Terry Fedorkiw immigrated from Ireland to B.C in 1973 and rather than settle in Vancouver and take a position at GF Strong she had been offered; Terry chose to move her physiotherapy practice to northern B.C. in search of “the real” Canada. She fell in love with the landscape, lifestyle and people. 45 years later, Terry says “I came up here to get to the soul of Canada, with no intention of staying, let me tell you. The rest is history,” from her private practice clinic in Prince George.
Drawn by the north’s unique opportunities and challenges, Terry balances both with her connection to the community. She has come to see the lasting impact of physical therapy on the people living there, “Our skills are from the cradle to the grave. From the baby born with torticollis to the woman living in hospice. We help people have the best function possible for their entire lives.” Being active is important to her also, “We have access to an active lifestyle, skiing, canoeing, and I also feel very valued and needed by the patients. It’s very rewarding to work here.”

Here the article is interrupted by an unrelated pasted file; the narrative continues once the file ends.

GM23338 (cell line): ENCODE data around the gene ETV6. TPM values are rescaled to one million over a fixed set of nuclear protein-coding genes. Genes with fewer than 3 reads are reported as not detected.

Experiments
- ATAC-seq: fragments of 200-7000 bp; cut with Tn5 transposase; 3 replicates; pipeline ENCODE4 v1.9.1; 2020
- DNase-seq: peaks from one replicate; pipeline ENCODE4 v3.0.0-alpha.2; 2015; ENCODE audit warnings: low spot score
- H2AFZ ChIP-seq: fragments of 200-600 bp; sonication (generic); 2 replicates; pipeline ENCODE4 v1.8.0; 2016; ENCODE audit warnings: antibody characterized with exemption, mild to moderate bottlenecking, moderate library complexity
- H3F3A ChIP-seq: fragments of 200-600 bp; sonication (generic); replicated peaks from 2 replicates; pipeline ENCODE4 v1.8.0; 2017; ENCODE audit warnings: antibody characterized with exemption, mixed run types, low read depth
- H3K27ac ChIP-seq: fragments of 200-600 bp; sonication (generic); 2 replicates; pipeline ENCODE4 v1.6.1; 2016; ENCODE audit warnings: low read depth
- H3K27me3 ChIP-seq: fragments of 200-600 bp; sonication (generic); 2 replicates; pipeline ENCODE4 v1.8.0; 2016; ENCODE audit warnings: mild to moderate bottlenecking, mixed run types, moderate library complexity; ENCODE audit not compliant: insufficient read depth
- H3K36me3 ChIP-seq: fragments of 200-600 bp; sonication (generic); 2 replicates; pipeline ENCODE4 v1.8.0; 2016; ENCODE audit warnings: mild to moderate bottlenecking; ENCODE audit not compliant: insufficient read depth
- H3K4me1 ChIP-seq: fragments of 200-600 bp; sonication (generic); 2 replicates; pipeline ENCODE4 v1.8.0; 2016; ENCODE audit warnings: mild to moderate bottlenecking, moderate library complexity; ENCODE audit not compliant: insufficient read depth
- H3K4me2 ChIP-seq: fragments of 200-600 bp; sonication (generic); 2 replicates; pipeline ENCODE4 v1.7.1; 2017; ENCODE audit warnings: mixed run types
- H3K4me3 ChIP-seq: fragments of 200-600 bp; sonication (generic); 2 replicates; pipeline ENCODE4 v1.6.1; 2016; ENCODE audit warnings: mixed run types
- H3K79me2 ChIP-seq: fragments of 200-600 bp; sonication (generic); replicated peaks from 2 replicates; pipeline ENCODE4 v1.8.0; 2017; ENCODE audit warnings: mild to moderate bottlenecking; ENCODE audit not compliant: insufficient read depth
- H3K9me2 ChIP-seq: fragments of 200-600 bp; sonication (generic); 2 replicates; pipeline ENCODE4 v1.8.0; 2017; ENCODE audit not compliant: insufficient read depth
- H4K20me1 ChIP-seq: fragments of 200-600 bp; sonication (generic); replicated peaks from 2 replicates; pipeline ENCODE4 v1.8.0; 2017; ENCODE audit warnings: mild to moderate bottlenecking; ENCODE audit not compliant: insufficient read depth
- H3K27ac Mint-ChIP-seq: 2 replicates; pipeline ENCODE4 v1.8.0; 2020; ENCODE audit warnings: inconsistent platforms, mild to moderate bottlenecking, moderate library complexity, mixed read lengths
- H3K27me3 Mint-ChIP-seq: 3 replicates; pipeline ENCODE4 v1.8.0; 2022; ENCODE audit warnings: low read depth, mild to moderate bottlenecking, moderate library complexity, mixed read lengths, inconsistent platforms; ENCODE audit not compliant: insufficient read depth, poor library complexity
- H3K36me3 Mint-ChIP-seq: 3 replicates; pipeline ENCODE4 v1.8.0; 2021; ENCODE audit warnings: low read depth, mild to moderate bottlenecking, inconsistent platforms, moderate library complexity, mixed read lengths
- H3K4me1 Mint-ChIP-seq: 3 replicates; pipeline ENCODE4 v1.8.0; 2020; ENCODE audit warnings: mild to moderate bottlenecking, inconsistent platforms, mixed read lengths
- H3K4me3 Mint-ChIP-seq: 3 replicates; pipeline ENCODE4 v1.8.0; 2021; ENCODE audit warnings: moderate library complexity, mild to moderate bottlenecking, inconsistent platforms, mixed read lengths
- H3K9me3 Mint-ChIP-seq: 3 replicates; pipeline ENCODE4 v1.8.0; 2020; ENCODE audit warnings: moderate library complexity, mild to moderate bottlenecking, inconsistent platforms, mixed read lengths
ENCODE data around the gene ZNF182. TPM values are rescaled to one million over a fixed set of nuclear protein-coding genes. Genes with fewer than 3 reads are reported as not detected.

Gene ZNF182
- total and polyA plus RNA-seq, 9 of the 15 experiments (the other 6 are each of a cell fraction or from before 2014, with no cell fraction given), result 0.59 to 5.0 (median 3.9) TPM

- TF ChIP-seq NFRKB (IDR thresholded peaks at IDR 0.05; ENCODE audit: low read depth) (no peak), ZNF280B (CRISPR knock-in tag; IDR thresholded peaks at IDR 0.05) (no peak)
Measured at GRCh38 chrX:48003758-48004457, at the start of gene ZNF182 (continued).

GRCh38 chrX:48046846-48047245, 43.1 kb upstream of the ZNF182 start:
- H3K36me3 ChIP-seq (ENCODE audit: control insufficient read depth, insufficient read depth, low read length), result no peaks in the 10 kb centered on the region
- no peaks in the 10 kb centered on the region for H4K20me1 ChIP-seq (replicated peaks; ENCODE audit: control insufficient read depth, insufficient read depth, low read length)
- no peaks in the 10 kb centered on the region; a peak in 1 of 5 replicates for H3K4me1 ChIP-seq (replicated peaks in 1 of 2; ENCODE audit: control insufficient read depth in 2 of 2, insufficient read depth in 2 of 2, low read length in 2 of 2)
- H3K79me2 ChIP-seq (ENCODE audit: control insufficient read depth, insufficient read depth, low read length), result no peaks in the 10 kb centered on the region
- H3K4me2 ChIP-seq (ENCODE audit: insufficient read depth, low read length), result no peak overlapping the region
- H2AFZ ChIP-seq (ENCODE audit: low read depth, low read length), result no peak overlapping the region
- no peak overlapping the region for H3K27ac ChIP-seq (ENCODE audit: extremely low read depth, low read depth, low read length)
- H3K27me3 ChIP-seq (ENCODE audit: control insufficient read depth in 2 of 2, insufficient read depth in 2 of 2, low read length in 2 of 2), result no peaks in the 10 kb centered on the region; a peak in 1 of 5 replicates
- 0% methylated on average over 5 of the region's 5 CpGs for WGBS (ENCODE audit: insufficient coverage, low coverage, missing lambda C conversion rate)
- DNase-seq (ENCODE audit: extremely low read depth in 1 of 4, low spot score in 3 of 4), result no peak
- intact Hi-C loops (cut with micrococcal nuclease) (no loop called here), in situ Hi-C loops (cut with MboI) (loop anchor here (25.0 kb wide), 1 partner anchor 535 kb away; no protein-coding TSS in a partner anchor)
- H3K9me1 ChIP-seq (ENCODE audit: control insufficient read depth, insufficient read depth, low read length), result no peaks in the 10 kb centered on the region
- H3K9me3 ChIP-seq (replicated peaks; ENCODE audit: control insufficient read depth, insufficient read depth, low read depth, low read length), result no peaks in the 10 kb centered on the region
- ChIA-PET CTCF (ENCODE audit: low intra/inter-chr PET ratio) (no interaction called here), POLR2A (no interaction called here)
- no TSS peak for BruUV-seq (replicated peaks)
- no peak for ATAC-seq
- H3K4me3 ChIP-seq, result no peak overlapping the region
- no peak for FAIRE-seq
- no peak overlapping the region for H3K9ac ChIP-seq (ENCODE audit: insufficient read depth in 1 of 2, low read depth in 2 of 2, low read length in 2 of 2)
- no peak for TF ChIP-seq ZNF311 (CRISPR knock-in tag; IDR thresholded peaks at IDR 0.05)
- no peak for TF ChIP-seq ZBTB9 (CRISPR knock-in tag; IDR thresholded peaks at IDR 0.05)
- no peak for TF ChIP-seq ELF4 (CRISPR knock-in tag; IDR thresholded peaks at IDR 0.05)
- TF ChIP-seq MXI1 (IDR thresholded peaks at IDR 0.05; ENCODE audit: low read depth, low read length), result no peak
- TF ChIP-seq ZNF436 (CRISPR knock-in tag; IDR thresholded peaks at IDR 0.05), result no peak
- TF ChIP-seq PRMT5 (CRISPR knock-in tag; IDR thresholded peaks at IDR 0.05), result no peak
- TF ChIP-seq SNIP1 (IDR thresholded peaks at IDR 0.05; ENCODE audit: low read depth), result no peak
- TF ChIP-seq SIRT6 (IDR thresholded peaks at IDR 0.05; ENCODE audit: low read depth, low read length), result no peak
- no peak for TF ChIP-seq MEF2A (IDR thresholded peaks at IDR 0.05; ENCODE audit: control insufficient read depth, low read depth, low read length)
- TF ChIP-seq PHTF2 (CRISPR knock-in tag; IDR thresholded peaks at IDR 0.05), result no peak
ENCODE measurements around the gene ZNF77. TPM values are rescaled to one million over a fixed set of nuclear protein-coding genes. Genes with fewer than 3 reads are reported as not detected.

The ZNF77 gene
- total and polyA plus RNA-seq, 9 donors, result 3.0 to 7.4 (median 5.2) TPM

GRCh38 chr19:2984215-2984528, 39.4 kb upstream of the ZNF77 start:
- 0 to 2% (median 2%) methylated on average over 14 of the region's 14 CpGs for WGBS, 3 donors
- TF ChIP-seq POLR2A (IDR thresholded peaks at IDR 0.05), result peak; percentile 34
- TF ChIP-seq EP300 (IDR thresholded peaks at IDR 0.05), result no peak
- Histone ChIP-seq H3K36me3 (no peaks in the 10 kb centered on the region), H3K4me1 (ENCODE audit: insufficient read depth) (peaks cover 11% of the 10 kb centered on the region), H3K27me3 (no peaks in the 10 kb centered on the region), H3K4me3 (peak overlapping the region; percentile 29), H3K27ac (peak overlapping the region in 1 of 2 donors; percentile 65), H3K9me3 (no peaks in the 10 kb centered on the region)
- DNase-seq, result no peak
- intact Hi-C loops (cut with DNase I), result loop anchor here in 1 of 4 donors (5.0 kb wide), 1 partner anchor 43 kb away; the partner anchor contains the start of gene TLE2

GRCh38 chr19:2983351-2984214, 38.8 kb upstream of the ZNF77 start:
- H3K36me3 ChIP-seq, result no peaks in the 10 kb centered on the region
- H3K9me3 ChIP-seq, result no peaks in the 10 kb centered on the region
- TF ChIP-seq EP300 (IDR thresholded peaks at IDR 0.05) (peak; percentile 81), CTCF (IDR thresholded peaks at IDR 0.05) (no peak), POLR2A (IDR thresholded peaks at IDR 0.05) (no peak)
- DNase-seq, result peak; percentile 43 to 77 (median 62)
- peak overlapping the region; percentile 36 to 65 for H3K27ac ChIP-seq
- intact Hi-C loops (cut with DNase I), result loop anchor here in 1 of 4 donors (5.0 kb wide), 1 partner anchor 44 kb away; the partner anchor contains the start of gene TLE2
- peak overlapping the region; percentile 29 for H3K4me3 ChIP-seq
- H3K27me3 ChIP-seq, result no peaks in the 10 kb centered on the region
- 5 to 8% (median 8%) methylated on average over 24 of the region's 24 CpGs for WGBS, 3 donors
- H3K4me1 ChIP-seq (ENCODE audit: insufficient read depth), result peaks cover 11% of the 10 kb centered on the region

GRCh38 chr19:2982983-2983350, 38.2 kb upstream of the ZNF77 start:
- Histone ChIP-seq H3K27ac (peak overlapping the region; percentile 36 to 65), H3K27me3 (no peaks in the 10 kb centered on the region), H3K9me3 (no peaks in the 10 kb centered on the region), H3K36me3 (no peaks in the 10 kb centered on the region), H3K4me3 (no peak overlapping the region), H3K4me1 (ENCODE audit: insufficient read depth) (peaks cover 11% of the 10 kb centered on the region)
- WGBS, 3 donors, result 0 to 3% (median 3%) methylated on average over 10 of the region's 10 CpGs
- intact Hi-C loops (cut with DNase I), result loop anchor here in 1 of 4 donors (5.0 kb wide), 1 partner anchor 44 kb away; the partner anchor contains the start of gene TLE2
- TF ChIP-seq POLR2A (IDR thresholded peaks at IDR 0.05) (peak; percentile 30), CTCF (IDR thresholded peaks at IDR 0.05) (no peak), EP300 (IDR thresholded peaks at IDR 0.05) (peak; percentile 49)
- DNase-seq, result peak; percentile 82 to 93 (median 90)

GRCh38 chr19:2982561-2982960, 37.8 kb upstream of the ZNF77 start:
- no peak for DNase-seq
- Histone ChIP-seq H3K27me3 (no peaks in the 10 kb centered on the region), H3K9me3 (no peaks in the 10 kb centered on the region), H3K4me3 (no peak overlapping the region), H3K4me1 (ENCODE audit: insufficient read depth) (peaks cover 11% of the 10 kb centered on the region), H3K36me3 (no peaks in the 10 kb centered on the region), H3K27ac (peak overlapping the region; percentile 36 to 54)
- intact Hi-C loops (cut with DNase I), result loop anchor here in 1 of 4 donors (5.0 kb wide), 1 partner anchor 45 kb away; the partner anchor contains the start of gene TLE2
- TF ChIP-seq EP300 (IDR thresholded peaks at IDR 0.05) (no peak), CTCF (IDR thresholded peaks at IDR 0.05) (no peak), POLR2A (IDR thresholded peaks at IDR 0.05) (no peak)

Terry says the biggest challenge facing physiotherapists and those in need of care in rural B.C is the shortage of physios. “We’re really struggling up here to get coverage and for patients to have access to physio, it’s pretty sad,” she says.
A long-time advocate for change in the north, Terry has been working with a goal for the University of Northern BC (UNBC) to have its own physiotherapy program. “I’ve been working at this for 15 years, and if we can situate the program here, then people will embrace the north. The lifestyle and challenge will entice physios. The challenge of providing services to the communities, it makes us stronger and more well-rounded.”
Currently, the Government of British Columbia, UBC and the University of Northern British Columbia run a collaborative initiative called the Northern and Rural Cohort, sending 20 of the 80 MPT student cohort at UBC to complete four out of their six clinical placements in northern and rural communities. Following Level 1 placements, these students complete an academic block at UNBC in Prince George using education technology. Terry thinks that’s not enough, saying “they come here for some rotations, but then they go back to the lower mainland to complete them and we lose them. The only way to address this is to really train people here. People who train in the north stay in the north.”
Newly retired at the beginning of June 2018, Terry wants to remain in northern British Columbia, educating and mentoring young physiotherapists and pushing for positive change in the field of physiotherapy. “Physiotherapists are the catalysts for change in people, that’s what I love. It’s been my life, and it’s been a very satisfying life.”